Visible to the public Biblio

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2019-12-16
Peguero, Ksenia, Zhang, Nan, Cheng, Xiuzhen.  2018.  An Empirical Study of the Framework Impact on the Security of JavaScript Web Applications. Companion Proceedings of the The Web Conference 2018. :753–758.

\textbackslashtextbackslashtextitBackground: JavaScript frameworks are widely used to create client-side and server-side parts of contemporary web applications. Vulnerabilities like cross-site scripting introduce significant risks in web applications.\textbackslashtextbackslash\textbackslashtextbackslash \textbackslashtextbackslashtextitAim: The goal of our study is to understand how the security features of a framework impact the security of the applications written using that framework.\textbackslashtextbackslash\textbackslashtextbackslash \textbackslashtextbackslashtextitMethod: In this paper, we present four locations in an application, relative to the framework being used, where a mitigation can be applied. We perform an empirical study of JavaScript applications that use the three most common template engines: Jade/Pug, EJS, and Angular. Using automated and manual analysis of each group of applications, we identify the number of projects vulnerable to cross-site scripting, and the number of vulnerabilities in each project, based on the framework used.\textbackslashtextbackslash\textbackslashtextbackslash \textbackslashtextbackslashtextitResults: We analyze the results to compare the number of vulnerable projects to the mitigation locations used in each framework and perform statistical analysis of confounding variables.\textbackslashtextbackslash\textbackslashtextbackslash \textbackslashtextbackslashtextitConclusions: The location of the mitigation impacts the application's security posture, with mitigations placed within the framework resulting in more secure applications.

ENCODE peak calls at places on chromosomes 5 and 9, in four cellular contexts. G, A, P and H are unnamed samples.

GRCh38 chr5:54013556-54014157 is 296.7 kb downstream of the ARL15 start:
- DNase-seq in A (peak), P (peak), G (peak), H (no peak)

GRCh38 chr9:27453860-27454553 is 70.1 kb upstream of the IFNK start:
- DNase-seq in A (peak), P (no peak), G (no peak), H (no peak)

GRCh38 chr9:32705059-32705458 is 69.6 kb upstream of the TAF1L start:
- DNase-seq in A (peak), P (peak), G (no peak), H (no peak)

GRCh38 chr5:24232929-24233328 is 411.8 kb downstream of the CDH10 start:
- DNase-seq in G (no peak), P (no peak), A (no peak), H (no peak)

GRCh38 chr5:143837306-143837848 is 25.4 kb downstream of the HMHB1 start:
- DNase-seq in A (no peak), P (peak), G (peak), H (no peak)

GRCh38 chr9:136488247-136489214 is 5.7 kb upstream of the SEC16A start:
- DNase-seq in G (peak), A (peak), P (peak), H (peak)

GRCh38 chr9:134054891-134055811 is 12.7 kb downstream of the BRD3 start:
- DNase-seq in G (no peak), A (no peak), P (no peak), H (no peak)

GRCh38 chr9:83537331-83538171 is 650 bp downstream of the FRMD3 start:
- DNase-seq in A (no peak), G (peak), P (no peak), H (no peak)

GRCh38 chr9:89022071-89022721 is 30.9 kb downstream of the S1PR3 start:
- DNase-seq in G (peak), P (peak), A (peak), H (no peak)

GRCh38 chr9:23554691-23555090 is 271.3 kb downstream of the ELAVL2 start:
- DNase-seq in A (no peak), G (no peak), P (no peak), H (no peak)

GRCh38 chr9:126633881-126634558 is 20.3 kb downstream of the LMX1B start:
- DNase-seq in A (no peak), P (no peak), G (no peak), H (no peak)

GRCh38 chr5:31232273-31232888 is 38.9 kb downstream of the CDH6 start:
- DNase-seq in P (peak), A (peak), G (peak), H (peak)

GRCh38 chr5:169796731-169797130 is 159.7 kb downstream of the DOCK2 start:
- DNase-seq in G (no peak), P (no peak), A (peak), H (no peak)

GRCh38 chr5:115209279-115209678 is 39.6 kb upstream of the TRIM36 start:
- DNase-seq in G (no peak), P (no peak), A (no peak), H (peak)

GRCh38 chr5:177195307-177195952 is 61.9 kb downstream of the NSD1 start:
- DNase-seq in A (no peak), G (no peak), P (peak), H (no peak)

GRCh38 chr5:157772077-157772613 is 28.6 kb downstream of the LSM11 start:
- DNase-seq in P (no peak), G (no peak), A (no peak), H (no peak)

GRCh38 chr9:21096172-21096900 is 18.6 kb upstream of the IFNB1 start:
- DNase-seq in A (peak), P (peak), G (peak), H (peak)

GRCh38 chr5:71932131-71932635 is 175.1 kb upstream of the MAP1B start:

2018-02-28
Demetriou, Soteris, Zhang, Nan, Lee, Yeonjoon, Wang, XiaoFeng, Gunter, Carl A., Zhou, Xiaoyong, Grace, Michael.  2017.  HanGuard: SDN-driven Protection of Smart Home WiFi Devices from Malicious Mobile Apps. Proceedings of the 10th ACM Conference on Security and Privacy in Wireless and Mobile Networks. :122–133.
A new development of smart-home systems is to use mobile apps to control IoT devices across a Home Area Network (HAN). As verified in our study, those systems tend to rely on the Wi-Fi router to authenticate other devices. This treatment exposes them to the attack from malicious apps, particularly those running on authorized phones, which the router does not have information to control. Mitigating this threat cannot solely rely on IoT manufacturers, which may need to change the hardware on the devices to support encryption, increasing the cost of the device, or software developers who we need to trust to implement security correctly. In this work, we present a new technique to control the communication between the IoT devices and their apps in a unified, backward-compatible way. Our approach, called HanGuard, does not require any changes to the IoT devices themselves, the IoT apps or the OS of the participating phones. HanGuard uses an SDN-like approach to offer fine-grained protection: each phone runs a non-system userspace Monitor app to identify the party that attempts to access the protected IoT device and inform the router through a control plane of its access decision; the router enforces the decision on the data plane after verifying whether the phone should be allowed to talk to the device. We implemented our design over both Android and iOS (\textbackslashtextgreater 95% of mobile OS market share) and a popular router. Our study shows that HanGuard is both efficient and effective in practice.